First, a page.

After Zuma became president in 2009 and appointed his Cabinet with additional ministries, business people started making overtures to ingratiate themselves with the new political elite. Roux Shabangu, the man at the middle of the police lease scandal, was in a network of highly connected business people in KwaZulu-Natal courting the new political luminaries.
With a shortage of office space to accommodate the new departments, the opportunity arose for these connected individuals to “assist” in acquiring buildings for the new ministers since the department of public works was unable to cope with the demand. Government-owned buildings in downtown Pretoria were also seen to be too grungy and inappropriate for the new ministers, who, at the time, were in their element buying new cars and houses.
It was around the same time that Cele was appointed and found the police headquarters in Pretoria to be too shabby for his discerning taste. Names were being circulated in the Cabinet of business people who could find upmarket buildings and lease them to public works for use by the new departments.
It was all going swimmingly until the Sunday Times broke the story of the irregular procurement of the Sanlam Middestad building in Pretoria.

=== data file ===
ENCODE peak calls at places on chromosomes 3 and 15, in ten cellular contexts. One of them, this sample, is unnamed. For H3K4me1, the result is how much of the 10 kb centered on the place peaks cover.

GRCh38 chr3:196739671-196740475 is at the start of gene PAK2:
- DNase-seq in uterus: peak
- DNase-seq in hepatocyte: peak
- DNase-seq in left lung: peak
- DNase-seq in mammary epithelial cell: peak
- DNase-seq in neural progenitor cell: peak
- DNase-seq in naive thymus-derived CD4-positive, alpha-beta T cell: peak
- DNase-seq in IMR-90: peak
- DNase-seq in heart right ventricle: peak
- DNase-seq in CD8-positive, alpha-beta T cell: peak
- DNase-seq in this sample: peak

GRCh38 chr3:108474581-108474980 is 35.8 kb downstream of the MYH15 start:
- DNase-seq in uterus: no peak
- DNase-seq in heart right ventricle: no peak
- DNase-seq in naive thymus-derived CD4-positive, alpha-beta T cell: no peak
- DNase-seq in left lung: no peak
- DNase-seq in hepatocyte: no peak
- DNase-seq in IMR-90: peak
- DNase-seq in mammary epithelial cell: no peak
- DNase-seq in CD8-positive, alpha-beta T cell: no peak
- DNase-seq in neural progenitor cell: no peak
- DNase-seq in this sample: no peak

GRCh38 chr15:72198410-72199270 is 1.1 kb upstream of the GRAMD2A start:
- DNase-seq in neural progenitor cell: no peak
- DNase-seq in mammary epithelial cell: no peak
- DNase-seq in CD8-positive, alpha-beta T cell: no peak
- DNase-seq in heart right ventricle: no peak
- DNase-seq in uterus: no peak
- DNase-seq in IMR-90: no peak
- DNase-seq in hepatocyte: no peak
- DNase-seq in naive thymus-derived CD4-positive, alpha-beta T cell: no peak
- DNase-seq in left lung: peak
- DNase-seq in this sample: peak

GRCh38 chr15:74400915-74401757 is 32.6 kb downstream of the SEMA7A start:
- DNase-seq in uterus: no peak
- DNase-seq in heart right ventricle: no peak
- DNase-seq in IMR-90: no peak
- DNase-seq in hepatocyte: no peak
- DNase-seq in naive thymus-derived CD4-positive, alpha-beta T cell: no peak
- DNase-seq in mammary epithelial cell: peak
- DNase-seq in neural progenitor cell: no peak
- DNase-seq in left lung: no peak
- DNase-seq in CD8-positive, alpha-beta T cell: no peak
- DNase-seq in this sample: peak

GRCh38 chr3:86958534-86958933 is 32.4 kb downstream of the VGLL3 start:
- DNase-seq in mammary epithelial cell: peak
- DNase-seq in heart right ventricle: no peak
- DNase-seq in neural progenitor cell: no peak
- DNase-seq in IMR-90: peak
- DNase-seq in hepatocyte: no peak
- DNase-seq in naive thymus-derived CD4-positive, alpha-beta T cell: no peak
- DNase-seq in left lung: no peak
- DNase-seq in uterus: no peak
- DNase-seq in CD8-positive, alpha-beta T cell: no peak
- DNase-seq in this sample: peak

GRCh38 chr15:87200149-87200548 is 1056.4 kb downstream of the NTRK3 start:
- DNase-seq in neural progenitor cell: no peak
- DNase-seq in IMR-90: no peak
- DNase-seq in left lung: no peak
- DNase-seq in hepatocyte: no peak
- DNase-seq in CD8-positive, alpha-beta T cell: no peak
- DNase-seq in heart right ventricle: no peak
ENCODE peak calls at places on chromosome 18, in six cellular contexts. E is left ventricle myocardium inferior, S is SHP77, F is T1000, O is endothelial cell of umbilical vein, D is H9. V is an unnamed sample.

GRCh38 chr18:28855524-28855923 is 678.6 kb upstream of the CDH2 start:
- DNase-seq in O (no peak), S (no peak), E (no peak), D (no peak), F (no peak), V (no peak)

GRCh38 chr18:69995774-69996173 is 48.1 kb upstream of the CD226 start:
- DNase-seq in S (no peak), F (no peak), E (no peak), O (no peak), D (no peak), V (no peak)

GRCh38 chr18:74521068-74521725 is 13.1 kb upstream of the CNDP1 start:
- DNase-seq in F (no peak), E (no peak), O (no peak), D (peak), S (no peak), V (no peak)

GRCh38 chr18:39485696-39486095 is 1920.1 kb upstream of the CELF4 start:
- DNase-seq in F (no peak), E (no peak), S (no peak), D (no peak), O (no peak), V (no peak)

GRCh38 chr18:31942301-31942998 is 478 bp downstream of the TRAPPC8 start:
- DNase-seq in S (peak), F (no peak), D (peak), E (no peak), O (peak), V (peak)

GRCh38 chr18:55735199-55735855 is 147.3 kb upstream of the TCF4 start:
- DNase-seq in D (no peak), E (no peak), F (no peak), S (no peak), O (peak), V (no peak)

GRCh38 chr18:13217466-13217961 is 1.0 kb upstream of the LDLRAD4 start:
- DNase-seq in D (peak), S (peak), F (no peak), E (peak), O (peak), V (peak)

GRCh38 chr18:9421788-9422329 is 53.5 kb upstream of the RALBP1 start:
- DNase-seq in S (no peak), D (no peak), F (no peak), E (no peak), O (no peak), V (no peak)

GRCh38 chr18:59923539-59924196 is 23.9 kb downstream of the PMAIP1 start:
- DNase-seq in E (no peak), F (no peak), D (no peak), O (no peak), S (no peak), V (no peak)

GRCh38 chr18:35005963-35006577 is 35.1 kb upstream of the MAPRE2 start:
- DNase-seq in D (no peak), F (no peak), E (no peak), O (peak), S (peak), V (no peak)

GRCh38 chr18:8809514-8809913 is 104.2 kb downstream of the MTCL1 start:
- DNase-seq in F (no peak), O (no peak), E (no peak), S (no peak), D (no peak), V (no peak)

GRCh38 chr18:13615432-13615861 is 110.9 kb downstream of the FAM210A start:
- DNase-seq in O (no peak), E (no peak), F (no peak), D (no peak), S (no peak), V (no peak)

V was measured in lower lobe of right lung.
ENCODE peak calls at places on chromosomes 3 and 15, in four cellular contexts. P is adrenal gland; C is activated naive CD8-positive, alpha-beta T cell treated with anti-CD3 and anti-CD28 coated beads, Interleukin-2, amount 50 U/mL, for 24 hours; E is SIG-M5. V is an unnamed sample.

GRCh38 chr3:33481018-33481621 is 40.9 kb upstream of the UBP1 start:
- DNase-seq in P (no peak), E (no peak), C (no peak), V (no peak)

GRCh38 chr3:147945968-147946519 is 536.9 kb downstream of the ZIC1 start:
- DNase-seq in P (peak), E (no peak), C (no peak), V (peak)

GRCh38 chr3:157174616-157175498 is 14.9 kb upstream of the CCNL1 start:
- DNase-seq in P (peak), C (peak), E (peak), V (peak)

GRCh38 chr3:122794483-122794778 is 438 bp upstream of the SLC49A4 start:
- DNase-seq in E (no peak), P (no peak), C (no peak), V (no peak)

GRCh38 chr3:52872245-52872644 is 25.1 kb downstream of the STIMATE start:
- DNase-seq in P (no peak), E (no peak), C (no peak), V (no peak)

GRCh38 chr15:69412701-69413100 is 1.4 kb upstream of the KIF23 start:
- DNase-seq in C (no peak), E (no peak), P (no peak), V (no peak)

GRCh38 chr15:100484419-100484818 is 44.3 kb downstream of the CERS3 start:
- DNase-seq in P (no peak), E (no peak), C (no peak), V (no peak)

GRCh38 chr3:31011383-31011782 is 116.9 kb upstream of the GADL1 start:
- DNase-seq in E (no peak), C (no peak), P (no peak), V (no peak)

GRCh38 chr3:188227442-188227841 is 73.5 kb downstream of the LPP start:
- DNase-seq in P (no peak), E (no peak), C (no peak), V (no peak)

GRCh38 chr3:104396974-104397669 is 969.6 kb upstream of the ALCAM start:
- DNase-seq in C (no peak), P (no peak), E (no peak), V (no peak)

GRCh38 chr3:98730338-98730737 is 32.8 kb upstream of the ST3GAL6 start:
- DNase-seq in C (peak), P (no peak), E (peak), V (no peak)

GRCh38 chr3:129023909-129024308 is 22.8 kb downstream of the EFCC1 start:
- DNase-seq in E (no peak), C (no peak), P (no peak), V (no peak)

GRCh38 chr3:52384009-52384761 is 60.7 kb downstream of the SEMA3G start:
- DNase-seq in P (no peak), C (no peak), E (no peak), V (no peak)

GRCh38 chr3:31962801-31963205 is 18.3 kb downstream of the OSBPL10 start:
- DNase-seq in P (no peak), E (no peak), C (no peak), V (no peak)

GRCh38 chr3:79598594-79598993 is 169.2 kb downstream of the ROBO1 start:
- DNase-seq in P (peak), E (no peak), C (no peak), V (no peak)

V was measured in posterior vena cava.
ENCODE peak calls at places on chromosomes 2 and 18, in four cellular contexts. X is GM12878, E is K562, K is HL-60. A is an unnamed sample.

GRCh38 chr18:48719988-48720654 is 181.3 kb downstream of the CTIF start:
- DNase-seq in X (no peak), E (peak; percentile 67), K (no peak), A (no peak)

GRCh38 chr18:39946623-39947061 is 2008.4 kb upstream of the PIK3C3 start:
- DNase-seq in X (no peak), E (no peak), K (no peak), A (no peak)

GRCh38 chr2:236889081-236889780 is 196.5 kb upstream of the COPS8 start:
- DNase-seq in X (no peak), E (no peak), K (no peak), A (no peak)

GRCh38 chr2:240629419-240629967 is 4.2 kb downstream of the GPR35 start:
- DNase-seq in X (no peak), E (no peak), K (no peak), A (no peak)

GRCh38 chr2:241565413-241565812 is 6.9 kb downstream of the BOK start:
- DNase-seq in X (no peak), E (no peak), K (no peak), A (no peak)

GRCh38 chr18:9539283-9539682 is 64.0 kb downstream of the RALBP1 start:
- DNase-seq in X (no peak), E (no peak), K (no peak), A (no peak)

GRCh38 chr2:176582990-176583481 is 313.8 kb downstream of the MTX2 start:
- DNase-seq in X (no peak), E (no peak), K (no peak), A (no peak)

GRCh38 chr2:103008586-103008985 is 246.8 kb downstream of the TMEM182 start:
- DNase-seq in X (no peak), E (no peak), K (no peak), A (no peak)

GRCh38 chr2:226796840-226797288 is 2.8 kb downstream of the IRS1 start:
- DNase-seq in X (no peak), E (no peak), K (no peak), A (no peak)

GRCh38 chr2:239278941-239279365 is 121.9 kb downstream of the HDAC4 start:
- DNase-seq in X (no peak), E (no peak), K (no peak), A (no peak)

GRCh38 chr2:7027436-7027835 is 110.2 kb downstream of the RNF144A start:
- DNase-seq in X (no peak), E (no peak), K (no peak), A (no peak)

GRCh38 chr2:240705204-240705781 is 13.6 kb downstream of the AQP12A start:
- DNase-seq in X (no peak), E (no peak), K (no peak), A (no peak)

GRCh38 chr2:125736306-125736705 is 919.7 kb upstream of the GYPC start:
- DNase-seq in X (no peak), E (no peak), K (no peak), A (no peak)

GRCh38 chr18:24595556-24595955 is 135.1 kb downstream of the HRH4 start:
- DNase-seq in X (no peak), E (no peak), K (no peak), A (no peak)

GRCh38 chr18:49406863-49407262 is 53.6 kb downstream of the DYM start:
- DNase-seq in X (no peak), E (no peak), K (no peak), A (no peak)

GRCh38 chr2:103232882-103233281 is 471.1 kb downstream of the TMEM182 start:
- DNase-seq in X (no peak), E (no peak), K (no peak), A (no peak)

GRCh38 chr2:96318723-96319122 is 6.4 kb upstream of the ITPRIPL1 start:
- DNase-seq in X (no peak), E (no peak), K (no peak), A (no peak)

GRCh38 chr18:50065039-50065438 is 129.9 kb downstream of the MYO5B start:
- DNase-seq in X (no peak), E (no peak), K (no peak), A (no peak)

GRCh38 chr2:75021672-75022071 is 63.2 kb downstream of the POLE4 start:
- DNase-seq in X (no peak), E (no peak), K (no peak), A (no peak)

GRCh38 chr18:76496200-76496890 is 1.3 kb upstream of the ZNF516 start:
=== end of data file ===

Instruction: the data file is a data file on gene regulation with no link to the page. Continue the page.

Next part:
After the story broke, talk in the KwaZulu-Natal rumour mill was that Cele was claiming that he did not know Shabangu personally and had been given his name by the president himself. This has never been confirmed.
Once the Sunday Times blew the lid on the police buildings, the other business people quickly cancelled their arrangements with ministers and dived for cover. Cele was caught out because of the power battles in the police, which led to the incriminating documents being leaked.
Prior to his appointment as police chief, Cele held a highly influential position in the ANC in KwaZulu-Natal as chairman of the eThekwini region, while serving in the provincial government as transport, safety and security MEC. He is still seen as a power broker in the eThekwini region and many influential business people are indebted to him for facilitating lucrative government contracts.